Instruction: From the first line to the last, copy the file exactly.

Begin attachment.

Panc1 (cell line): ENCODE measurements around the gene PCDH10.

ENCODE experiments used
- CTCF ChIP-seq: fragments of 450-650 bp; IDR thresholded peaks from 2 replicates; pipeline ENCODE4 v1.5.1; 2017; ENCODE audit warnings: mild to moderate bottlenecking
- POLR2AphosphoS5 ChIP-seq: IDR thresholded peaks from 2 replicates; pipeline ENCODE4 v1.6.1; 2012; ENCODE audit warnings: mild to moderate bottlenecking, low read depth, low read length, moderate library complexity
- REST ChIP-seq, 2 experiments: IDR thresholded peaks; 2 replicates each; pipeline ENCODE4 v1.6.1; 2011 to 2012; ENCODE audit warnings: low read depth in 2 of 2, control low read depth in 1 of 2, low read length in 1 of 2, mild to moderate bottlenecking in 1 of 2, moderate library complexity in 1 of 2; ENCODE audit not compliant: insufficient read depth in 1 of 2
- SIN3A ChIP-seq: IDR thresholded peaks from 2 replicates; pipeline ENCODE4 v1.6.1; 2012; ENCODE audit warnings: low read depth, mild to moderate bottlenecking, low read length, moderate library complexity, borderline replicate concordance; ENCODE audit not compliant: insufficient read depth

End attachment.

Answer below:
Panc1 (cell line): ENCODE measurements around the gene PCDH10.

ENCODE experiments used
- CTCF ChIP-seq: fragments of 450-650 bp; IDR thresholded peaks from 2 replicates; pipeline ENCODE4 v1.5.1; 2017; ENCODE audit warnings: mild to moderate bottlenecking
- POLR2AphosphoS5 ChIP-seq: IDR thresholded peaks from 2 replicates; pipeline ENCODE4 v1.6.1; 2012; ENCODE audit warnings: mild to moderate bottlenecking, low read depth, low read length, moderate library complexity
- REST ChIP-seq, 2 experiments: IDR thresholded peaks; 2 replicates each; pipeline ENCODE4 v1.6.1; 2011 to 2012; ENCODE audit warnings: low read depth in 2 of 2, control low read depth in 1 of 2, low read length in 1 of 2, mild to moderate bottlenecking in 1 of 2, moderate library complexity in 1 of 2; ENCODE audit not compliant: insufficient read depth in 1 of 2
- SIN3A ChIP-seq: IDR thresholded peaks from 2 replicates; pipeline ENCODE4 v1.6.1; 2012; ENCODE audit warnings: low read depth, mild to moderate bottlenecking, low read length, moderate library complexity, borderline replicate concordance; ENCODE audit not compliant: insufficient read depth